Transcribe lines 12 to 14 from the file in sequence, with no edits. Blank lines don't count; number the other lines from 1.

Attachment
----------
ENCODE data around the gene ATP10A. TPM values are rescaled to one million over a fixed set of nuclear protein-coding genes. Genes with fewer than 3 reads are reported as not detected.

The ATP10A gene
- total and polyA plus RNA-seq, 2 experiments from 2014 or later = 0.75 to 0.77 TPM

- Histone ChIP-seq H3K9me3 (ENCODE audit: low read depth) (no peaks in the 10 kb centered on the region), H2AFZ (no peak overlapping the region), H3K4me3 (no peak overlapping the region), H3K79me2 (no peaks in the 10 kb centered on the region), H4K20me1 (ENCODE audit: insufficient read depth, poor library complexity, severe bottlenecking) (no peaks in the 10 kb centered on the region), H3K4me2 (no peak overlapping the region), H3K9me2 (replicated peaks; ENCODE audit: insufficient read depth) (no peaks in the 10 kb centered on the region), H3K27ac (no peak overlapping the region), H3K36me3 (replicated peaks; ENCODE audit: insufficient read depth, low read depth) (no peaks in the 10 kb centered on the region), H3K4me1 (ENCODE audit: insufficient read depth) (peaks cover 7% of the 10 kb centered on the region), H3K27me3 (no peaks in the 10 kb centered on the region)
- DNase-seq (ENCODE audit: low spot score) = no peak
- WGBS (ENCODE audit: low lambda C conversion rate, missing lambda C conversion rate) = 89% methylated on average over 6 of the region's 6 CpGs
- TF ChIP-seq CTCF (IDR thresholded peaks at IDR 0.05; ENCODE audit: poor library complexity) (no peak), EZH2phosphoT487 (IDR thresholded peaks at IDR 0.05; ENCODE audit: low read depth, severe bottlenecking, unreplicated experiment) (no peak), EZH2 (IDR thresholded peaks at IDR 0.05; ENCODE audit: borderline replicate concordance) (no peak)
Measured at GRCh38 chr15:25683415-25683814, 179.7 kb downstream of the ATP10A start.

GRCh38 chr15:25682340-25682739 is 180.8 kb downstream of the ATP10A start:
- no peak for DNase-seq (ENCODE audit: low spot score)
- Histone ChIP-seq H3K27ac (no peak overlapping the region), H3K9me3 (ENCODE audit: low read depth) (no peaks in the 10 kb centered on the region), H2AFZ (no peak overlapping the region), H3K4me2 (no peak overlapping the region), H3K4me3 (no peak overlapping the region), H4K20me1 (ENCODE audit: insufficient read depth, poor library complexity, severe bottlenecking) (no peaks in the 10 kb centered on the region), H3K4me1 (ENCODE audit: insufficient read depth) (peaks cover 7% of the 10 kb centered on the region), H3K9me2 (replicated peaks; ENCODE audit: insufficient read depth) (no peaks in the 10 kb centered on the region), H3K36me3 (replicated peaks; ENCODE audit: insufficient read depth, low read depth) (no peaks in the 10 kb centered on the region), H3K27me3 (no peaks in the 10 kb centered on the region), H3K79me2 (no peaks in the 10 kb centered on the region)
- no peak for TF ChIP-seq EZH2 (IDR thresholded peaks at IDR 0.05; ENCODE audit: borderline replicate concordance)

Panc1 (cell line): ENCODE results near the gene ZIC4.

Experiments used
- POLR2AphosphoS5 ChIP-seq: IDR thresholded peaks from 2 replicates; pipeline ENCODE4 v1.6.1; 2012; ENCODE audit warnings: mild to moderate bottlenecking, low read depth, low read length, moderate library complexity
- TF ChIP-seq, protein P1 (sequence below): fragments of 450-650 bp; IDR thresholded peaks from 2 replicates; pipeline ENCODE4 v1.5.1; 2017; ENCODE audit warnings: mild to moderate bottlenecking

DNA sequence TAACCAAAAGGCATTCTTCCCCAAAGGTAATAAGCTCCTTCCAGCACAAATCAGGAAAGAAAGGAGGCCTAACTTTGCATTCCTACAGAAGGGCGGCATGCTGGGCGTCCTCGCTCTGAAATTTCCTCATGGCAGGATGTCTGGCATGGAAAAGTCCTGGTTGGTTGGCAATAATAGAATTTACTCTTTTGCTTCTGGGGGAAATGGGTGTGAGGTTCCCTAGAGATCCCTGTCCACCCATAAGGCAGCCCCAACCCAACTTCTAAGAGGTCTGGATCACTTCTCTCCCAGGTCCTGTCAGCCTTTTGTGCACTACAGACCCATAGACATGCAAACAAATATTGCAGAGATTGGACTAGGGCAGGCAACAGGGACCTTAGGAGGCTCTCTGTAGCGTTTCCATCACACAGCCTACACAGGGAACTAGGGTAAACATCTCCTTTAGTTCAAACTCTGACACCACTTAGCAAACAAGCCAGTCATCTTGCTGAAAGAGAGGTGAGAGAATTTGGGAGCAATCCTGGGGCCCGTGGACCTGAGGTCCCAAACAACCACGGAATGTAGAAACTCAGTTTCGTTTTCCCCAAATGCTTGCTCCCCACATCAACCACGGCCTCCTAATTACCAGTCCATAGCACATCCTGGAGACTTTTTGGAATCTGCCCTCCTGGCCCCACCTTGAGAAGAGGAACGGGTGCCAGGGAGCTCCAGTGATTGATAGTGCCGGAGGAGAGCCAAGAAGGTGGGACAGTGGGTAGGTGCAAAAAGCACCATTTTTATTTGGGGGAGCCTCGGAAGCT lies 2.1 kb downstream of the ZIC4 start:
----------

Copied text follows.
- no peak for TF ChIP-seq EZH2 (IDR thresholded peaks at IDR 0.05; ENCODE audit: borderline replicate concordance)

Panc1 (cell line): ENCODE results near the gene ZIC4.

Experiments used